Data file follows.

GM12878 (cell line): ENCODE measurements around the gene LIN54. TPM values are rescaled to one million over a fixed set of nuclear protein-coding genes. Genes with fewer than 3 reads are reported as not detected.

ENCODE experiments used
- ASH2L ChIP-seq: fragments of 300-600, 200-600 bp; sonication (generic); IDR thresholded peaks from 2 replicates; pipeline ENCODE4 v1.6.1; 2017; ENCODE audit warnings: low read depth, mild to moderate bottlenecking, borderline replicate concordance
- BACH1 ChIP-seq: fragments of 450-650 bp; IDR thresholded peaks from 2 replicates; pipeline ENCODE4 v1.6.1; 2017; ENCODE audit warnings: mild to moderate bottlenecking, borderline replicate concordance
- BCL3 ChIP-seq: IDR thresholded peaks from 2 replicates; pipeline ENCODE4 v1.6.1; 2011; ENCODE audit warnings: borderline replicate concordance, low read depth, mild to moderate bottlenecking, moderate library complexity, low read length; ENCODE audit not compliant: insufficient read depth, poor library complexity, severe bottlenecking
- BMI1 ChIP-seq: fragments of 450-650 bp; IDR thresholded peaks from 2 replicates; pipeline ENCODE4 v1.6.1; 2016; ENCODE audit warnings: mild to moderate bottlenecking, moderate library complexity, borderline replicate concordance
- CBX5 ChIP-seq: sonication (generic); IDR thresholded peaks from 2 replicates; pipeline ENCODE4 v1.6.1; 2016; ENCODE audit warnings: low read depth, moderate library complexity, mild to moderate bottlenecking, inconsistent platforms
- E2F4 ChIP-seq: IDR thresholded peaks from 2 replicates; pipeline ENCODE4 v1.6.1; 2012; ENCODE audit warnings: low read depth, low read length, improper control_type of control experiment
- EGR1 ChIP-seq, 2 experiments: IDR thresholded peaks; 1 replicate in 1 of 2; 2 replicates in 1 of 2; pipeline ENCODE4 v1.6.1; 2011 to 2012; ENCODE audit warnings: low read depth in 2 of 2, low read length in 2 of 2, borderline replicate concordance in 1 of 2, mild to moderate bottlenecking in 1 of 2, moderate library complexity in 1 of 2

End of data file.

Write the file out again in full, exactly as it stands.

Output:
GM12878 (cell line): ENCODE measurements around the gene LIN54. TPM values are rescaled to one million over a fixed set of nuclear protein-coding genes. Genes with fewer than 3 reads are reported as not detected.

ENCODE experiments used
- ASH2L ChIP-seq: fragments of 300-600, 200-600 bp; sonication (generic); IDR thresholded peaks from 2 replicates; pipeline ENCODE4 v1.6.1; 2017; ENCODE audit warnings: low read depth, mild to moderate bottlenecking, borderline replicate concordance
- BACH1 ChIP-seq: fragments of 450-650 bp; IDR thresholded peaks from 2 replicates; pipeline ENCODE4 v1.6.1; 2017; ENCODE audit warnings: mild to moderate bottlenecking, borderline replicate concordance
- BCL3 ChIP-seq: IDR thresholded peaks from 2 replicates; pipeline ENCODE4 v1.6.1; 2011; ENCODE audit warnings: borderline replicate concordance, low read depth, mild to moderate bottlenecking, moderate library complexity, low read length; ENCODE audit not compliant: insufficient read depth, poor library complexity, severe bottlenecking
- BMI1 ChIP-seq: fragments of 450-650 bp; IDR thresholded peaks from 2 replicates; pipeline ENCODE4 v1.6.1; 2016; ENCODE audit warnings: mild to moderate bottlenecking, moderate library complexity, borderline replicate concordance
- CBX5 ChIP-seq: sonication (generic); IDR thresholded peaks from 2 replicates; pipeline ENCODE4 v1.6.1; 2016; ENCODE audit warnings: low read depth, moderate library complexity, mild to moderate bottlenecking, inconsistent platforms
- E2F4 ChIP-seq: IDR thresholded peaks from 2 replicates; pipeline ENCODE4 v1.6.1; 2012; ENCODE audit warnings: low read depth, low read length, improper control_type of control experiment
- EGR1 ChIP-seq, 2 experiments: IDR thresholded peaks; 1 replicate in 1 of 2; 2 replicates in 1 of 2; pipeline ENCODE4 v1.6.1; 2011 to 2012; ENCODE audit warnings: low read depth in 2 of 2, low read length in 2 of 2, borderline replicate concordance in 1 of 2, mild to moderate bottlenecking in 1 of 2, moderate library complexity in 1 of 2